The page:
As RIA compliance consultants, we regularly receive a number of questions related to the exam requirements of becoming an individual investment adviser representative (IAR) of a new registered investment advisory (RIA) firm. It is important to remember that the RIA firm and individual IAR registration processes are separate.
In addition, many similar individual investment adviser registration questions arise when the Chief Compliance Officer (CCO) of a growing RIA firm is reviewing the potential hire of a new individual IAR. It is important for the CCO to understand if the prospective IAR will need to take an examination as part of the individual investment adviser registration process. This is important to know, because if the new potential hire needs to take an examination, additional time should be budgeted from a business perspective before the new IAR will be able to join the RIA firm and begin conducting investment advisory business.
Some of the common RIA compliance questions related to individual invesment adviser registration process include:
- Is the Series 65 a license?
No. The Series 65 is solely an examination that is a pre-requisite for becoming a representative of a registered investment advisor (RIA) firm. Unfortunately, you can not “hang” any previous licenses as part of your registered investment advisory firm (e.g. Series 7, etc.). The Series 65 by itself does not give you the right to give advice or charge fees, etc. You are still required to file your individual registration documents with your state jurisdiction, in most states a Form U4, and be approved by that jurisdiction before you can provide any advice for a fee. (Note: New York uses a registration document called an NY-IAQ and Wyoming does not register investment advisor representatives.)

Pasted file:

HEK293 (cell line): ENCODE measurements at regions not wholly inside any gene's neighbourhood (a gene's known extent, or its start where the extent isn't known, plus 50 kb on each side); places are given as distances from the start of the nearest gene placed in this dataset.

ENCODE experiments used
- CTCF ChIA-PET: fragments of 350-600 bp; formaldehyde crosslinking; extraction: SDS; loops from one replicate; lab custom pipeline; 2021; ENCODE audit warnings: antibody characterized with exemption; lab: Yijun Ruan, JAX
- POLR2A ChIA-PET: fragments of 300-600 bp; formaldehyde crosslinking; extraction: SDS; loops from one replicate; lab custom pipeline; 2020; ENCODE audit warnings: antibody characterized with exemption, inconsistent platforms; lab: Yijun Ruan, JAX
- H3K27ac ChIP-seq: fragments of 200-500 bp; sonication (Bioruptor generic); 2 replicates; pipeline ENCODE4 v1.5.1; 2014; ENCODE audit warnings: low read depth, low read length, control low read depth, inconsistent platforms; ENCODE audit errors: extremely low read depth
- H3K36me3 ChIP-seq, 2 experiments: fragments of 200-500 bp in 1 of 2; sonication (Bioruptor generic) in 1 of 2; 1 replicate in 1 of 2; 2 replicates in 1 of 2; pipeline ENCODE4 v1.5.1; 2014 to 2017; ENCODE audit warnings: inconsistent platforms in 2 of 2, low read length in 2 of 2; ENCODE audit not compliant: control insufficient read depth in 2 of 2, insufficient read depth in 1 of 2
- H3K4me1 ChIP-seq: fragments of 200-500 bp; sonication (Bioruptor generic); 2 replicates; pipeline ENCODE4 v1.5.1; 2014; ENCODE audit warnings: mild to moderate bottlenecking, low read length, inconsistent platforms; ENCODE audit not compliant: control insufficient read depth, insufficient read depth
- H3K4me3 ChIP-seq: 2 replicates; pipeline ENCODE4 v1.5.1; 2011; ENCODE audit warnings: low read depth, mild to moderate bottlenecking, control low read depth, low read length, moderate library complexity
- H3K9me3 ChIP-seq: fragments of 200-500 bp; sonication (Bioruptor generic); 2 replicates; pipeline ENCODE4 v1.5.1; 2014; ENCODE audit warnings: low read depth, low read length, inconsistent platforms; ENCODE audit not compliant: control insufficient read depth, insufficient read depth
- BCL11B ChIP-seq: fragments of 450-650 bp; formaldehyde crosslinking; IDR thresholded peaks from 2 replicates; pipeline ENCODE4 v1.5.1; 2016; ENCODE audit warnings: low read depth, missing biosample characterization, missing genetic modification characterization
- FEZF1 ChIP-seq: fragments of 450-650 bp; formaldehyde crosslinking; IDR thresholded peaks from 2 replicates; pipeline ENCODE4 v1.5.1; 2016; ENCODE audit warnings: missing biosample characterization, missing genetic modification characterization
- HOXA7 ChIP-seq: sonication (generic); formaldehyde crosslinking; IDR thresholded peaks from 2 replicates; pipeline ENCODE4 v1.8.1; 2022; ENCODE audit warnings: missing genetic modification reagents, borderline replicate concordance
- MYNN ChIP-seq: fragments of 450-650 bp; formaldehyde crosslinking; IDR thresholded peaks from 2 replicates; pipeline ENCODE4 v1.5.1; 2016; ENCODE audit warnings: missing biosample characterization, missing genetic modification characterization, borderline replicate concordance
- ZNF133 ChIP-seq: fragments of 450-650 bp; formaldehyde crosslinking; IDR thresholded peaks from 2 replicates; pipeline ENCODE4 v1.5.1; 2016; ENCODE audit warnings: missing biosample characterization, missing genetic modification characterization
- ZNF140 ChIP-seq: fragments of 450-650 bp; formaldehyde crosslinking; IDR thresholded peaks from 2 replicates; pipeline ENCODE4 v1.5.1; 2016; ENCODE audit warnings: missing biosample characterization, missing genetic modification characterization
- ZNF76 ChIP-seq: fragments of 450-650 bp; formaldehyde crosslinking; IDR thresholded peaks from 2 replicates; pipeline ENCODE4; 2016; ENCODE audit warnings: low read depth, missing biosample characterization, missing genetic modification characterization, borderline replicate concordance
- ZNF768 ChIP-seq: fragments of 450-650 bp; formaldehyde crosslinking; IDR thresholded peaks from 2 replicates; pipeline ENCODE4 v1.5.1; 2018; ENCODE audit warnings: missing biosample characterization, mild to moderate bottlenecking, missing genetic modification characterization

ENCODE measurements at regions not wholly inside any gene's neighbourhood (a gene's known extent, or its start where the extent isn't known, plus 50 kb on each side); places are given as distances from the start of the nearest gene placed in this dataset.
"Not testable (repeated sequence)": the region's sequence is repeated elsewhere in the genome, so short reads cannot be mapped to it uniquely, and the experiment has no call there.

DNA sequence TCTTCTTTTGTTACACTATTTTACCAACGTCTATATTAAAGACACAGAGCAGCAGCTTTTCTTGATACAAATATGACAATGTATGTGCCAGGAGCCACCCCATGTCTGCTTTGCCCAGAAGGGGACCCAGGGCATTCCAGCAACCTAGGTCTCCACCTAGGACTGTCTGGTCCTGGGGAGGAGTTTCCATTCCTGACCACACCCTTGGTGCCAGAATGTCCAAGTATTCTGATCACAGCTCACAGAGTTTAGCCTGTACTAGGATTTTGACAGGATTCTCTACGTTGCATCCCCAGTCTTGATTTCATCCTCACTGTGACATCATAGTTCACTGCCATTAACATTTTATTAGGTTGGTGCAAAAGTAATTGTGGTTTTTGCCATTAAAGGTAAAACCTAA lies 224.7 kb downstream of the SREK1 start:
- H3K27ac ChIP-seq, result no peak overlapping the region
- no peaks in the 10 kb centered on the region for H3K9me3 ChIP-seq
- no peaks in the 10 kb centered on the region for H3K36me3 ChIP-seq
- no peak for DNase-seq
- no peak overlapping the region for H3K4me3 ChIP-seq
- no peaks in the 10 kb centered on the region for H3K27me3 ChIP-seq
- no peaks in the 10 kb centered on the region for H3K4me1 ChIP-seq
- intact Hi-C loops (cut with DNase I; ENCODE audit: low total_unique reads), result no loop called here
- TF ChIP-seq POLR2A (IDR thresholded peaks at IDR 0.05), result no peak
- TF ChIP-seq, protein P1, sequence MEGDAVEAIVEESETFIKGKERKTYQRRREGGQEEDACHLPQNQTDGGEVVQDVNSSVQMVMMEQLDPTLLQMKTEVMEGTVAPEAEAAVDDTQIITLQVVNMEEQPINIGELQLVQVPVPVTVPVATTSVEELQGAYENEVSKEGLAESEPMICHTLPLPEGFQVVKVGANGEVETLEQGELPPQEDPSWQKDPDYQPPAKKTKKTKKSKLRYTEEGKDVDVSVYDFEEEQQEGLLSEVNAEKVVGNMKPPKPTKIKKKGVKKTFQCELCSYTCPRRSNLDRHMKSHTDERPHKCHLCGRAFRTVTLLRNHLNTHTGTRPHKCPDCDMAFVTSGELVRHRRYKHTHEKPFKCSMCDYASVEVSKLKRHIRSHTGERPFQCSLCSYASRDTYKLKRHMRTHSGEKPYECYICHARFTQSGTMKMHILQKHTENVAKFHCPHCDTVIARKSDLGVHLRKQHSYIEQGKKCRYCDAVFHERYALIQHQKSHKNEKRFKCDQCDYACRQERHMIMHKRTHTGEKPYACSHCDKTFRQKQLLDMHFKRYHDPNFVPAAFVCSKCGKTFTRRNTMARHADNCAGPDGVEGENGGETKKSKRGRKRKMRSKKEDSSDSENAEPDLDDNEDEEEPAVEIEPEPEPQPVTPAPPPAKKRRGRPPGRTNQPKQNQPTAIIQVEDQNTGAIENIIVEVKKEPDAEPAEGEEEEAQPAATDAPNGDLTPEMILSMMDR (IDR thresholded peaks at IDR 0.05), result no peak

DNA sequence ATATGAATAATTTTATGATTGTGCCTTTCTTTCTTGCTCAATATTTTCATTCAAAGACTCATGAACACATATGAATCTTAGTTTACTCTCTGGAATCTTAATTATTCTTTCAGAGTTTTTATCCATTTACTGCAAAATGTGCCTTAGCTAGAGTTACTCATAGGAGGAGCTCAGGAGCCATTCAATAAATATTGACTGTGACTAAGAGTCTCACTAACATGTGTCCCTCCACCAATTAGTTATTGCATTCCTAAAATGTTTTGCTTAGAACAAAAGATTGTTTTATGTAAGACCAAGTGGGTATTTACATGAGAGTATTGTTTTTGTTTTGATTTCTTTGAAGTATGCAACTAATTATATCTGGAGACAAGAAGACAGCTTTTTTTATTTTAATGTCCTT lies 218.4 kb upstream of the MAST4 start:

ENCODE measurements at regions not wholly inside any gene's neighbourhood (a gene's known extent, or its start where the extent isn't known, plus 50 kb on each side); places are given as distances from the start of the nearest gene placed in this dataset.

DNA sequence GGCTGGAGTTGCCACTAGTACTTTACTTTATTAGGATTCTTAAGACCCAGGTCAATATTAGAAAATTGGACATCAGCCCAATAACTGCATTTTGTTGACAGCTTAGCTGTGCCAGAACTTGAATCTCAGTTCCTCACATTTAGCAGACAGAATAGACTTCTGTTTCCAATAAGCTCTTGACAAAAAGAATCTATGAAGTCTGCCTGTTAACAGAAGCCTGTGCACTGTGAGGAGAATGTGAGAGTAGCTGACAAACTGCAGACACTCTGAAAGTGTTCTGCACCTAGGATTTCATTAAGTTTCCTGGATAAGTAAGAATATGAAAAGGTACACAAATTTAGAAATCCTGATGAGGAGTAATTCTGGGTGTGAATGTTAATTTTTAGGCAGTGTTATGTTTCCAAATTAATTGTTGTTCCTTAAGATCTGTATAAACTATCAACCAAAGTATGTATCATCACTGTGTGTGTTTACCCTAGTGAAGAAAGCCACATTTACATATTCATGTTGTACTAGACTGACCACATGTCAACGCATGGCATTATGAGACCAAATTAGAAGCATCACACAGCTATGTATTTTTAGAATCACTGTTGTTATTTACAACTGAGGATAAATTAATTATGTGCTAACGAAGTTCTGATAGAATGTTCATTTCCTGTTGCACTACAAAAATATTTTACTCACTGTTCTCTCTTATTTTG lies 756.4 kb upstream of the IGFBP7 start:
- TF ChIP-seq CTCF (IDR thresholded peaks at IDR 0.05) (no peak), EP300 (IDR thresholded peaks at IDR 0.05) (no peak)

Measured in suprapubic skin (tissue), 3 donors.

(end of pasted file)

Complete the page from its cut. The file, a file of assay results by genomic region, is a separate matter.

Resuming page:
- If I currently hold the Series 7 and 66 licenses, do I need to take the Series 65 exam to become an investment advisor representative?
If you have successfully passed both the Series 7 and 66 examinations and have been affiliated with a broker/dealer in the past 24 months, than a prospective investment advisor representative will generally not be required to take the Series 65 examination as the active Series 7 and 66 combination will suffice. If you just hold an active Series 7 license, the Series 66 examination may be taken as alternative to the Series 65 examination. If you are unsure of your personal or prospective hire's license status, you can find an individual's exam and license history on the Investment Adviser Public Disclosure (IAPD) individual investment adviser search website.
- How hard is the Series 65 Exam and what does it cost to take the exam?